The Ludus Magnus - otherwise known as the Gladiator School - was built by the Emperor Domitian (81-96AD) and lies just to the east (left in the lead photo) of the Flavian amphitheatre, although it is far better known as the Colosseum. In its day, the Ludus Magnus was Rome's foremost academy for training gladiators. Fragments of the now famous Severian map of Rome - engraved on marble slabs - had revealed the existence of the Ludus Magnus as far back as 1562, but it was not until its chance discovery in 1937 that Rome's Gladiator School once again saw the light of day!
The main entrance of the Gladiator School was off the Via Labicana - as it still is today. It led into a colonnaded courtyard surrounded by the gladiators' quarters.
At the centre of the Ludus Magnus, built on two levels, there was an ellipsoidal arena in which the gladiators practised. It was circumscribed by the steps of a small cavea, probably reserved for a limited number of spectators. The cavea had a four-sided portico (of about 100m per side) with travertine columns. It led to a number of outside rooms, to be used by the gladiators and as services for the performances. Only a few ruins in Travertine remain of the colonnade which was raised in the place where the columns were probably located originally. Seating was provided, however this was only for a very limited number of select spectators.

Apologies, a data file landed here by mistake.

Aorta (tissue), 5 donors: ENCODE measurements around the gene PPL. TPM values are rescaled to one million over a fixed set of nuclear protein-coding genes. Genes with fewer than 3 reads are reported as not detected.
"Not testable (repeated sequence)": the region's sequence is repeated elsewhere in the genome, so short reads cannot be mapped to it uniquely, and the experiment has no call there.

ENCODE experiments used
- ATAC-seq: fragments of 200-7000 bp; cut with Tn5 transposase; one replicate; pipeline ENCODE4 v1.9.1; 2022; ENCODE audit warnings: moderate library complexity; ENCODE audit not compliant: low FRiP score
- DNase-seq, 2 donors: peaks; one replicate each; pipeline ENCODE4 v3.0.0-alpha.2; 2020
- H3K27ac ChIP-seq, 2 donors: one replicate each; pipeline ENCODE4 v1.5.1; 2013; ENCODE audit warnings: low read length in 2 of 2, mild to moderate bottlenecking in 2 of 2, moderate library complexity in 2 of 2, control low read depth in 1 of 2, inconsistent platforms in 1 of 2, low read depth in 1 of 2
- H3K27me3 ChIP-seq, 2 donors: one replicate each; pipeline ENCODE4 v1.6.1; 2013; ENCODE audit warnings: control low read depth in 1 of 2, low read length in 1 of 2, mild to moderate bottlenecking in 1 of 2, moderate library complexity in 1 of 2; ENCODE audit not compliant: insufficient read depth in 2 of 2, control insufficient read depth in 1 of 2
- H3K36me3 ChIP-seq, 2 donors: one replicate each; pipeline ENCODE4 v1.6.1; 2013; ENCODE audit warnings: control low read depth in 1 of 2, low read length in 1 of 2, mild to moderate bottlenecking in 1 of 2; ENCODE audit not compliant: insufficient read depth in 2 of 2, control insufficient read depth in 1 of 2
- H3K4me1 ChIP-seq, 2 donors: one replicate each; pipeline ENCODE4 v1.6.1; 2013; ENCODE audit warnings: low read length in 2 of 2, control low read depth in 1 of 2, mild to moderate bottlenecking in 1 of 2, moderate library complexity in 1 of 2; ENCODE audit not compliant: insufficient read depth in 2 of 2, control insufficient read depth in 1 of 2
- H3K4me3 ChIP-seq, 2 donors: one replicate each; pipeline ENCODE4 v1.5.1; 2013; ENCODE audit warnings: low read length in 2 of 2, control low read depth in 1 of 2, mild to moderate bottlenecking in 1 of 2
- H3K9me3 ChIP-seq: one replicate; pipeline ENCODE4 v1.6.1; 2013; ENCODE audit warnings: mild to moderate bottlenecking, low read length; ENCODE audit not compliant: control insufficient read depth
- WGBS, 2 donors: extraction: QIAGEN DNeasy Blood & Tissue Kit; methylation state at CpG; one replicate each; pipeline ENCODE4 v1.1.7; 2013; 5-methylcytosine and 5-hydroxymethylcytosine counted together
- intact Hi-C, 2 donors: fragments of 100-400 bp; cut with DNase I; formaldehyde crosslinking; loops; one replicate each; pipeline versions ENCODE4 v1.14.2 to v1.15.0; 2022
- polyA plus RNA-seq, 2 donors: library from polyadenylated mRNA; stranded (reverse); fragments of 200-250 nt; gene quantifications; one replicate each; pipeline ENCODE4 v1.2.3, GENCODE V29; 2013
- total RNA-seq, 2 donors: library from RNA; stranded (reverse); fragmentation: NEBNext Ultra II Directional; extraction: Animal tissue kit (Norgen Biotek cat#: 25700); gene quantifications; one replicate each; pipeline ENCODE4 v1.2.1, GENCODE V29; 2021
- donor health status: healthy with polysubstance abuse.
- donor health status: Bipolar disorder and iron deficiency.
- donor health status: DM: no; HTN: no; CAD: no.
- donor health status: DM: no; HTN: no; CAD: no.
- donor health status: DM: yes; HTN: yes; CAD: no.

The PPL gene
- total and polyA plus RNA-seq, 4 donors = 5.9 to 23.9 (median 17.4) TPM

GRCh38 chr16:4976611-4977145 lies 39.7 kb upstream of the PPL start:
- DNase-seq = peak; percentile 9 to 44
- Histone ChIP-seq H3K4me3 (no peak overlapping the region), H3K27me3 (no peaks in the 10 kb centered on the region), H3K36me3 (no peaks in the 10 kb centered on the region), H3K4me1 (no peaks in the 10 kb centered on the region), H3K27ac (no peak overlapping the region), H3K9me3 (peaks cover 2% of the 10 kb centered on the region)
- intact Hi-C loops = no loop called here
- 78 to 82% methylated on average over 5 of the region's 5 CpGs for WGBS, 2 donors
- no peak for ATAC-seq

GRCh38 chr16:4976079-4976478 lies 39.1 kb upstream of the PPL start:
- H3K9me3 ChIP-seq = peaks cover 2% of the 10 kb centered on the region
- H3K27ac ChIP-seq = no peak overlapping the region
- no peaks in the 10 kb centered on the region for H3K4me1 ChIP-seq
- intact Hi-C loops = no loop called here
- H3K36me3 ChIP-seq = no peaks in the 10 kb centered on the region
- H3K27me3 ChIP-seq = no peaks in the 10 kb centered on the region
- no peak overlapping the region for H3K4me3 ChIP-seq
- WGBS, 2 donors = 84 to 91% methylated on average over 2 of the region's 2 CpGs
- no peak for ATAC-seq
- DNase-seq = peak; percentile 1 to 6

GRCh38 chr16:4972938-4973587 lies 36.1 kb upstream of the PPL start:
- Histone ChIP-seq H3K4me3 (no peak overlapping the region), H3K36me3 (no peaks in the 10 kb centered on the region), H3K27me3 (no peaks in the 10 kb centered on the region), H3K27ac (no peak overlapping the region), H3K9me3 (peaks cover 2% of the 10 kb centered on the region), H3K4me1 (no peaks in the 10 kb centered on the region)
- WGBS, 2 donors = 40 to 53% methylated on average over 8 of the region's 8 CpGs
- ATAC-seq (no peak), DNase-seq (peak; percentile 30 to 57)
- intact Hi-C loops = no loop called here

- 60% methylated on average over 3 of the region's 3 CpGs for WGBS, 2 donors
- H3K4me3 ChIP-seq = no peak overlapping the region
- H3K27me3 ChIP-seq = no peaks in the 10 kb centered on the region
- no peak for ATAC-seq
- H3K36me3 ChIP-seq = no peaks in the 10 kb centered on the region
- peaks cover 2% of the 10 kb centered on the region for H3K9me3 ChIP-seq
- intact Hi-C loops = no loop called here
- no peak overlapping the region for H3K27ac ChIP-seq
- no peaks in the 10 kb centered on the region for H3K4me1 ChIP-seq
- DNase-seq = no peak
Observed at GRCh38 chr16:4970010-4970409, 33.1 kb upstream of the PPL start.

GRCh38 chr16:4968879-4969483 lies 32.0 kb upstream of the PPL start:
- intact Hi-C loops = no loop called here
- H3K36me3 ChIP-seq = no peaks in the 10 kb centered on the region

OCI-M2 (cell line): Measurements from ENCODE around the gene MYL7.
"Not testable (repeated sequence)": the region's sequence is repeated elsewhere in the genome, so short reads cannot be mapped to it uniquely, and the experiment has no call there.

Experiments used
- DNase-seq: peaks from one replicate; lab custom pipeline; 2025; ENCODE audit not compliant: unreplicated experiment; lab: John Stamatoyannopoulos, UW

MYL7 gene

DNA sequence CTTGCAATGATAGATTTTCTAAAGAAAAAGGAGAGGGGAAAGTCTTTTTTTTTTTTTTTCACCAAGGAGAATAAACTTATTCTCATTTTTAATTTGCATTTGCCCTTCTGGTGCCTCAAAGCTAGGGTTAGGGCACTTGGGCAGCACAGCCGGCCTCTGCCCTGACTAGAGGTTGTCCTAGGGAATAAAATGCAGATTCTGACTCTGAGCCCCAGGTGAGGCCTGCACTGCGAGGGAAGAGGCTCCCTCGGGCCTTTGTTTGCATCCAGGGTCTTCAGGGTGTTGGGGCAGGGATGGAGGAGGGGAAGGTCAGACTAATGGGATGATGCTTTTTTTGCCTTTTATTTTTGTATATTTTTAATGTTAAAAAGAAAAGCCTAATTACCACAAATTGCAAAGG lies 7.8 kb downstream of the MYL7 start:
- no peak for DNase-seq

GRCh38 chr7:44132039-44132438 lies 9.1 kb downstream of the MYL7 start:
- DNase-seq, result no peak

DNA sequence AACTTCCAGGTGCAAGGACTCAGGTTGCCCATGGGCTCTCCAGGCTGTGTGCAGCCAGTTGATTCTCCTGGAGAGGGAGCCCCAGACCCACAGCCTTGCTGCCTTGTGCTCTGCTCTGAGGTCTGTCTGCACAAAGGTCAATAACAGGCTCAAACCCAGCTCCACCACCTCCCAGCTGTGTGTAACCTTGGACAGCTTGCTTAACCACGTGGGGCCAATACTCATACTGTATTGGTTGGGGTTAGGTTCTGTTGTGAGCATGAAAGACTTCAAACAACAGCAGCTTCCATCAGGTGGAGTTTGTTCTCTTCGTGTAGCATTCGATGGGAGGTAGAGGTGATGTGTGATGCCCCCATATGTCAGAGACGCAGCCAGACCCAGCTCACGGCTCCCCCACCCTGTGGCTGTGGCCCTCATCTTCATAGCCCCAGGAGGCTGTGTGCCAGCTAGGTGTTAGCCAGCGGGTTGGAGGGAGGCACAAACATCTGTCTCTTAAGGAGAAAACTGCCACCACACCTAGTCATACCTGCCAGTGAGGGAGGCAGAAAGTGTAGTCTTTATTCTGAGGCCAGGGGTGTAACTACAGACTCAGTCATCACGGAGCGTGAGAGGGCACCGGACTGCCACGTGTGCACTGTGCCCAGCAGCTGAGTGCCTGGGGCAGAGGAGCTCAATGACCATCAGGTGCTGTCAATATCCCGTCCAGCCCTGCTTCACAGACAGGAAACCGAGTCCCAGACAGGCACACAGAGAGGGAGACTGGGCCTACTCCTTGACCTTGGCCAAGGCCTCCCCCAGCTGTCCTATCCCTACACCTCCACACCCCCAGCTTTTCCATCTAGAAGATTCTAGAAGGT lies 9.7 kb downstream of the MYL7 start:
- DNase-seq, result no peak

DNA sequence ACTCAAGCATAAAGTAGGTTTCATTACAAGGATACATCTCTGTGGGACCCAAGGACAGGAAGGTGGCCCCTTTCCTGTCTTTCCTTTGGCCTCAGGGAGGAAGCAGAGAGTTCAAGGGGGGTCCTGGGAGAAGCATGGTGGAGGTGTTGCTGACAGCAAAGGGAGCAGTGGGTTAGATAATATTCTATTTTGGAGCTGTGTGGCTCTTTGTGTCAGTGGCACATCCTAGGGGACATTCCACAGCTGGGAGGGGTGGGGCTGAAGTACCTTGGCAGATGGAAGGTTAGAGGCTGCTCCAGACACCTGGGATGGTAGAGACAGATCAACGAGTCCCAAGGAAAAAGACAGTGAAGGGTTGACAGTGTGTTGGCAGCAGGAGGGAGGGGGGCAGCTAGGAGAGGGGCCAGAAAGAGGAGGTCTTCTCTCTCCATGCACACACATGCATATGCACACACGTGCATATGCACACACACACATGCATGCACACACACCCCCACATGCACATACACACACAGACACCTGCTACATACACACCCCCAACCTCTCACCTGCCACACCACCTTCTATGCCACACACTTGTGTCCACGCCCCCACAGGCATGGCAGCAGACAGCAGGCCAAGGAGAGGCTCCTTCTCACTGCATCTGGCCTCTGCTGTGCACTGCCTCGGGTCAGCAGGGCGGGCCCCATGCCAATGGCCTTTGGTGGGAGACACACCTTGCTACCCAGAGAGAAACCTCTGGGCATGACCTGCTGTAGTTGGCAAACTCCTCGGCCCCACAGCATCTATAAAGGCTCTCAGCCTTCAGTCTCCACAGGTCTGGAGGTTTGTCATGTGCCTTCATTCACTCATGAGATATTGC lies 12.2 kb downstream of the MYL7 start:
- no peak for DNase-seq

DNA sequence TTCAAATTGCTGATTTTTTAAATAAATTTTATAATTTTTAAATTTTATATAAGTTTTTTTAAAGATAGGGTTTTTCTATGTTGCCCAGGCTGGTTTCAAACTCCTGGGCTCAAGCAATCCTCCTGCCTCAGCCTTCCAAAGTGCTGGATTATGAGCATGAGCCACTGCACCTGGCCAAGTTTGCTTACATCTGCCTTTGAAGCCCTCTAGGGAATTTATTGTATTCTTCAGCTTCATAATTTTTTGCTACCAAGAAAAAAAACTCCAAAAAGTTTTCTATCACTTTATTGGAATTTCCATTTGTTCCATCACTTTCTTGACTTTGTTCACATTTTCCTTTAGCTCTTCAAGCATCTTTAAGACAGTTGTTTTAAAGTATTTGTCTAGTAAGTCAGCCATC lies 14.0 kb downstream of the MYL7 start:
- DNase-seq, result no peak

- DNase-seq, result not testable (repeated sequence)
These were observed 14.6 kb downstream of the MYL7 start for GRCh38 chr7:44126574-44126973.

Gladiator School at its southwestern corner.
Between the second and forth centuries the Gladiator School underwent numerous alterations, especially at the hands of Trajan (98-117AD). However, it was the abolition of gladiatorial contests in the 6th century that eventually led to its closure.
A large part of the brickwork structures were originally covered by marble slabs that were later removed.
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